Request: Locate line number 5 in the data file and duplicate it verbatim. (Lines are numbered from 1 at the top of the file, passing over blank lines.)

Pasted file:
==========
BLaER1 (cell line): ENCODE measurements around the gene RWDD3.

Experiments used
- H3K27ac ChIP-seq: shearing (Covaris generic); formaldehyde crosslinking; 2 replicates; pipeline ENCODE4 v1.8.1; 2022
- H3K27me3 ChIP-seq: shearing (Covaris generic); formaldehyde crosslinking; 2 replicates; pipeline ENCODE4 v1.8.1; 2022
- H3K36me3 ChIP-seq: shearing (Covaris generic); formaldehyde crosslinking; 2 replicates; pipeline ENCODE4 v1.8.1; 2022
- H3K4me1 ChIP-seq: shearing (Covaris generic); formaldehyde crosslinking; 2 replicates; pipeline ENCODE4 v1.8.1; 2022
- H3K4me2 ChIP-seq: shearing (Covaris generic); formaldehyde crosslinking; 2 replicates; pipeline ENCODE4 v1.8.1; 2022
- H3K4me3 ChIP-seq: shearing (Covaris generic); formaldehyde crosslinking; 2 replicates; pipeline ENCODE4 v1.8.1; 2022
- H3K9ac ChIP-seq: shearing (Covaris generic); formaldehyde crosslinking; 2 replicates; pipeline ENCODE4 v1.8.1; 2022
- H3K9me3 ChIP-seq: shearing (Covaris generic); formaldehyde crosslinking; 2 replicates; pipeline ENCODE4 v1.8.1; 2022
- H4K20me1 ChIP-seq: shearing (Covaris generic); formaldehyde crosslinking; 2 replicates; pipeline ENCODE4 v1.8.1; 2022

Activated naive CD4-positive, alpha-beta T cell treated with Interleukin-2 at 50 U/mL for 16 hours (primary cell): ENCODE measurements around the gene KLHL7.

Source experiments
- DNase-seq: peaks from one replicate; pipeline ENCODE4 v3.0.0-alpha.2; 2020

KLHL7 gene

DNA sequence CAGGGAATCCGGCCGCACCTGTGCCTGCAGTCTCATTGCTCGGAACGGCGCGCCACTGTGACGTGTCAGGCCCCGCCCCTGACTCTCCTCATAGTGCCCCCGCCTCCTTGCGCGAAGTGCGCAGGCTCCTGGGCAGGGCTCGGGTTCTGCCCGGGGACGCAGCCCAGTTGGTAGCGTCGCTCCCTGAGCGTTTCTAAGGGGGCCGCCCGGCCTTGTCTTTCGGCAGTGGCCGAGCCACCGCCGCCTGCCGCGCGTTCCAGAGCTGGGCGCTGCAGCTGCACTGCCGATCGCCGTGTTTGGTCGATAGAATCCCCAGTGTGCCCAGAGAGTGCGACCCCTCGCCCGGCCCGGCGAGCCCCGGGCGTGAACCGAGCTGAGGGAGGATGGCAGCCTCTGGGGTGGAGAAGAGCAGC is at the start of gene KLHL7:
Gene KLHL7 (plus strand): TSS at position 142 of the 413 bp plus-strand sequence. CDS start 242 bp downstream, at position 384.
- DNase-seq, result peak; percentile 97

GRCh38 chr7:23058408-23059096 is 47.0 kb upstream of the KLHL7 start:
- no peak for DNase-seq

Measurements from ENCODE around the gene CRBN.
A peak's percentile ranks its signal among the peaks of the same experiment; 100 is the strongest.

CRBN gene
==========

- H3K36me3 ChIP-seq: shearing (Covaris generic); formaldehyde crosslinking; 2 replicates; pipeline ENCODE4 v1.8.1; 2022